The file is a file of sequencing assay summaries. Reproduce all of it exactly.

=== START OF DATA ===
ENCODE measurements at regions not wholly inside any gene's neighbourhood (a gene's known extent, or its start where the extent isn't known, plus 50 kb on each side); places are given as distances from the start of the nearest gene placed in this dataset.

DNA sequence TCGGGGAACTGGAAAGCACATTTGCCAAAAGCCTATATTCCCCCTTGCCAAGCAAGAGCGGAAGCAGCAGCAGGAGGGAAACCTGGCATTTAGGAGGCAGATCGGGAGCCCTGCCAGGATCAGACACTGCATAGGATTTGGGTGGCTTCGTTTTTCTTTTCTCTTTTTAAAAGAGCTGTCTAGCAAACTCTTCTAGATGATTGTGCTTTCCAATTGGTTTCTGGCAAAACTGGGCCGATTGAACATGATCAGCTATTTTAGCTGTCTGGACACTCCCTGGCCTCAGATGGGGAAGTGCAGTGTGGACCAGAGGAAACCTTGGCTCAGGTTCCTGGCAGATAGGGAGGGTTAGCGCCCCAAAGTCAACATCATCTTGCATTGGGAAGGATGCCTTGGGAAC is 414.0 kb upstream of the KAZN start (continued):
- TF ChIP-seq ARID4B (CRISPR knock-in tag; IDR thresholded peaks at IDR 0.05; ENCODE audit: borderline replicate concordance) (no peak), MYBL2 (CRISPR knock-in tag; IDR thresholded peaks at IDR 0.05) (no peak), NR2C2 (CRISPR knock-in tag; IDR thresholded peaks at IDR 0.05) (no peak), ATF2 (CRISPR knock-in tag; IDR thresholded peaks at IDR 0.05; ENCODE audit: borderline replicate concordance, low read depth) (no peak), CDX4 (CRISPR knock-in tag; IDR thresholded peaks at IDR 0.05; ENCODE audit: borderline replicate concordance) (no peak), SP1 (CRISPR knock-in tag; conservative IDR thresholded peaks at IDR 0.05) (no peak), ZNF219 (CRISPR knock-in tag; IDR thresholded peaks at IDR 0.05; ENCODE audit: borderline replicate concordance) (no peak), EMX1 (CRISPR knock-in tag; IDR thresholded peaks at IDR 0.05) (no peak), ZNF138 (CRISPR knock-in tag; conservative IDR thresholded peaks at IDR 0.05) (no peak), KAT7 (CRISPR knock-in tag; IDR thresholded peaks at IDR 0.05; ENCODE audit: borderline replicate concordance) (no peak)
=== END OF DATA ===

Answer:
ENCODE measurements at regions not wholly inside any gene's neighbourhood (a gene's known extent, or its start where the extent isn't known, plus 50 kb on each side); places are given as distances from the start of the nearest gene placed in this dataset.

DNA sequence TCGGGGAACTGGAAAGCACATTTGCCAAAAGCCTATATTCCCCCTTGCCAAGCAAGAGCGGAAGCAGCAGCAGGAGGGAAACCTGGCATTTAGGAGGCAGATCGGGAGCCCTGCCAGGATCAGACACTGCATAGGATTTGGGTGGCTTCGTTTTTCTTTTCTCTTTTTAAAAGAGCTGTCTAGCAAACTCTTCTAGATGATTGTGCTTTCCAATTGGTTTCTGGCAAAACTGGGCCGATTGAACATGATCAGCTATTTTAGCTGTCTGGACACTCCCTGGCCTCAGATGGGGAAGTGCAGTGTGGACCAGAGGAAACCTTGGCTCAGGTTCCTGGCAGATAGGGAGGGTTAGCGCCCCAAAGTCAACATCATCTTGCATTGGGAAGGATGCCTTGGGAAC is 414.0 kb upstream of the KAZN start (continued):
- TF ChIP-seq ARID4B (CRISPR knock-in tag; IDR thresholded peaks at IDR 0.05; ENCODE audit: borderline replicate concordance) (no peak), MYBL2 (CRISPR knock-in tag; IDR thresholded peaks at IDR 0.05) (no peak), NR2C2 (CRISPR knock-in tag; IDR thresholded peaks at IDR 0.05) (no peak), ATF2 (CRISPR knock-in tag; IDR thresholded peaks at IDR 0.05; ENCODE audit: borderline replicate concordance, low read depth) (no peak), CDX4 (CRISPR knock-in tag; IDR thresholded peaks at IDR 0.05; ENCODE audit: borderline replicate concordance) (no peak), SP1 (CRISPR knock-in tag; conservative IDR thresholded peaks at IDR 0.05) (no peak), ZNF219 (CRISPR knock-in tag; IDR thresholded peaks at IDR 0.05; ENCODE audit: borderline replicate concordance) (no peak), EMX1 (CRISPR knock-in tag; IDR thresholded peaks at IDR 0.05) (no peak), ZNF138 (CRISPR knock-in tag; conservative IDR thresholded peaks at IDR 0.05) (no peak), KAT7 (CRISPR knock-in tag; IDR thresholded peaks at IDR 0.05; ENCODE audit: borderline replicate concordance) (no peak)